Wellcamp to welcome first guests as international students return in new year

Queensland plans to reopen its borders to fully vaccinated international students in time for the first semester next year.

Oct 26, 2021, updated Oct 26, 2021
International students are set to return to Queensland universities  (Supplied)

International students are set to return to Queensland universities (Supplied)

Innovation Minister Stirling Hinchliffe says up to 250 international students will be allowed to fly into Queensland per week and quarantine at the state’s facility at Wellcamp, near Toowoomba, which is still under construction.

He says the plan needs federal government approval with state also asking for international flights to be permitted to land at Wellcamp Airport.

“I’m pleased to announce today that we’ve taken the next most important step in welcoming international students back to Queensland,” Hinchliffe told parliament.

“Our Queensland student arrival plan has been sent to the federal government for approval. This will see the return of international students to study in Queensland in 2022.”

The minister said initially 250 students would arrive per week, but that would be scaled up as time went on.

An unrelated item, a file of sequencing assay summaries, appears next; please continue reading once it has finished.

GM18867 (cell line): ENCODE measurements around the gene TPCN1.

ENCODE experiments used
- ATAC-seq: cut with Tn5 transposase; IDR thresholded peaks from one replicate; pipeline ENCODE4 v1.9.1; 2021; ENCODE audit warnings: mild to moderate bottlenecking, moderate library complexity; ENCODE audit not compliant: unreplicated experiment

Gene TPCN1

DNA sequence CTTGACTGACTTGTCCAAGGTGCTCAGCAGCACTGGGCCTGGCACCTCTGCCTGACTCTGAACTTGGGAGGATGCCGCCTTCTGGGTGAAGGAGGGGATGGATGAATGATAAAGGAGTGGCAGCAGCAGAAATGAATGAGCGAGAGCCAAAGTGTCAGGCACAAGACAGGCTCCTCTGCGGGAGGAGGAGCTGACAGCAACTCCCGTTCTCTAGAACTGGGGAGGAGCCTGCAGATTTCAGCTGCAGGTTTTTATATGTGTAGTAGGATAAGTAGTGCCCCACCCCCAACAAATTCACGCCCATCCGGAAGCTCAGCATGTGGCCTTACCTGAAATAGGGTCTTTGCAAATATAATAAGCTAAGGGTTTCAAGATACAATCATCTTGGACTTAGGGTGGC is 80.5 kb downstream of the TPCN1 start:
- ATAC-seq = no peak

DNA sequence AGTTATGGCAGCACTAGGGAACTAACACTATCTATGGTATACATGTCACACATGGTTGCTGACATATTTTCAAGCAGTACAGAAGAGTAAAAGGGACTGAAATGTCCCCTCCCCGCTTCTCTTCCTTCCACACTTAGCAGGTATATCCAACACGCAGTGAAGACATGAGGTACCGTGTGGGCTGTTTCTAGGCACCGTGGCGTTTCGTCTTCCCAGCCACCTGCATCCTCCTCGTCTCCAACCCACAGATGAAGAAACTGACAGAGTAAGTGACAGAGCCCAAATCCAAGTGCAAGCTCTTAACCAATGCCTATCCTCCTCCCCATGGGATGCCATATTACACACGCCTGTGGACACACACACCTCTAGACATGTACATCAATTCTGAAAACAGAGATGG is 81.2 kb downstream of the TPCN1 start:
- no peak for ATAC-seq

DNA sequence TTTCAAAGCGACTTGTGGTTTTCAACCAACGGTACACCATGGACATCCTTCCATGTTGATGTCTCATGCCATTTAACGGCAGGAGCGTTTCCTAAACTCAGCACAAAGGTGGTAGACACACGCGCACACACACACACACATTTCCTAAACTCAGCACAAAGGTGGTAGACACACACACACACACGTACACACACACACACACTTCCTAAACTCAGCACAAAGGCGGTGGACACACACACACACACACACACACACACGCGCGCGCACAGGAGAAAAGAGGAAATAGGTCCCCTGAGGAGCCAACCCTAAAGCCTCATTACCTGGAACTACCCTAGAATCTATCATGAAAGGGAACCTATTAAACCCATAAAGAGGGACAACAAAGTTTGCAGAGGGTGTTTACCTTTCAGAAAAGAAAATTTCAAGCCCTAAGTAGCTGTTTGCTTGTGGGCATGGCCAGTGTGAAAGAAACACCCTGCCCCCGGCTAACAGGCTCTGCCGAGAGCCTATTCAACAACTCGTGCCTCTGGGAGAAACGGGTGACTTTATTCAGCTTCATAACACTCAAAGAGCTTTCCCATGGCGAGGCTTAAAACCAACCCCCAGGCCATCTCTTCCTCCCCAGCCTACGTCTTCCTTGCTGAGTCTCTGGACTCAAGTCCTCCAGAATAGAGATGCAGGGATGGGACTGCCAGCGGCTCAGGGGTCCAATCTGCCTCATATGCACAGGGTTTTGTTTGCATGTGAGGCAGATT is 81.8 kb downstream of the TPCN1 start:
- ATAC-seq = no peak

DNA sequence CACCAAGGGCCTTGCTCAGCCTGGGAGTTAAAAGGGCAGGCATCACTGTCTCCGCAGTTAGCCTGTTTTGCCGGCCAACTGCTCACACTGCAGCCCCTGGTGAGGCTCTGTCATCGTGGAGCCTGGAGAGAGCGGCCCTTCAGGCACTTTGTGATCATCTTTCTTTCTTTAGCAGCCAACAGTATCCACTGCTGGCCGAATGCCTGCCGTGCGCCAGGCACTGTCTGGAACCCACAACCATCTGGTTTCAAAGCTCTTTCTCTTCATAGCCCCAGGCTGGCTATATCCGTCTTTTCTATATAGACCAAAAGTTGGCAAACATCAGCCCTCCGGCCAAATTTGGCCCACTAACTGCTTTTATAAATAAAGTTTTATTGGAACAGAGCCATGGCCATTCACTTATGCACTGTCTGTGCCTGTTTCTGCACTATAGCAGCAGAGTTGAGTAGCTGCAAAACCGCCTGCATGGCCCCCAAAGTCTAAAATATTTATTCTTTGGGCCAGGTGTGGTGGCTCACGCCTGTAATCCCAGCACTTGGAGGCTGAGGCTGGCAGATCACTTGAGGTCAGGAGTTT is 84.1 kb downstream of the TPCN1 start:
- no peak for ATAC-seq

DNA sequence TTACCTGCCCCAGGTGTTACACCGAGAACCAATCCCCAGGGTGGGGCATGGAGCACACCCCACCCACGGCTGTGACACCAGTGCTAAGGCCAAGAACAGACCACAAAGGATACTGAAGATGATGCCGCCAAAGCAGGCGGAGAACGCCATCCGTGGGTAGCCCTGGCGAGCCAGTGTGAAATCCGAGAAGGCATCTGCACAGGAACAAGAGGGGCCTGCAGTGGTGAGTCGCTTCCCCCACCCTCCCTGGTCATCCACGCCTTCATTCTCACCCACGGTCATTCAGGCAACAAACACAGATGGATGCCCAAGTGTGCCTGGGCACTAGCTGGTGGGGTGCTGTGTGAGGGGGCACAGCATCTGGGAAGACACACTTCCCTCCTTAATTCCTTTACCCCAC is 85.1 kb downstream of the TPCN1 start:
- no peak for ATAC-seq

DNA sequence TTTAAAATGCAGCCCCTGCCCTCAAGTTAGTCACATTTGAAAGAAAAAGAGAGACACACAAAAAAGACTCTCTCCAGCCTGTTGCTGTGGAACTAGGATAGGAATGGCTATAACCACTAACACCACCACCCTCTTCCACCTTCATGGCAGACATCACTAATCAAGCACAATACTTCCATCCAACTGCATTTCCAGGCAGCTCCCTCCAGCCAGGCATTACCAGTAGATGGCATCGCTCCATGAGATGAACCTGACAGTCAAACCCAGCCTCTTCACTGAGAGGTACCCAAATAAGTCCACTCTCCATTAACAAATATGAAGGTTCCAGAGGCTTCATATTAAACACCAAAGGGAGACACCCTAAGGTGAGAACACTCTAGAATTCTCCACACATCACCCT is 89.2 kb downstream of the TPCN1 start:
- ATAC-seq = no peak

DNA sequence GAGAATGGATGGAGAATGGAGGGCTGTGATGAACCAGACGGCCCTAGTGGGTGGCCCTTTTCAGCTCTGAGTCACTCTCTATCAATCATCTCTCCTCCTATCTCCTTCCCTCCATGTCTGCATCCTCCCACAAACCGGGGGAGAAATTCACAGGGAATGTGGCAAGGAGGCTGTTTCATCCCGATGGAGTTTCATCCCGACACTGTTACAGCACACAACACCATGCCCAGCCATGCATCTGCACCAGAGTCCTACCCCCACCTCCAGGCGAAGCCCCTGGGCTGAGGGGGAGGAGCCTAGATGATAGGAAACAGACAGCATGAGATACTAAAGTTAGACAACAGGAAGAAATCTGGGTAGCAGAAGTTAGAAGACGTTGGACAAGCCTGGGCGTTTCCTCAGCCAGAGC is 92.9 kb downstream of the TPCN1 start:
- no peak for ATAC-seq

Premier Annastacia Palaszczuk said the decision is a win-win.

“This is why we went it alone to make Wellcamp a reality,” the Premier said.

“It gives Queensland an opportunity other states don’t have.”

The decision is a lifeline for the state’s universities. Before the pandemic, Queensland’s international education sector was worth an estimated $5.8 billion.

The Wellcamp facility is under construction at Wellcamp Airport.

Students studying medical research and allied health degrees will be prioritised, Hinchliffe said, so they can potentially back up the state’s health system after it reopens the borders.

Hinchliffe said if the federal government does not approve international flights landing at Wellcamp, students will be bussed there from Brisbane Airport.

Only fully vaccinated students will be allowed to enter Queensland from overseas under the plan.

“This is important for us to do until we have higher vaccination rates amongst Queenslanders,” Hinchliffe said.

“We don’t know if and when mutation number five will arrive, but our best defence is vaccination.

“That’s why we’re urging all Queenslanders to get double-vaxxed for themselves, for their family and their communities.”

Hinchliffe said there were more than 20,000 international university students currently enrolled in Queensland, who have been undertaking online education in their 160 home countries.

He said the sector delivered $5.8 billion to the economy and supported 27,500 jobs annually

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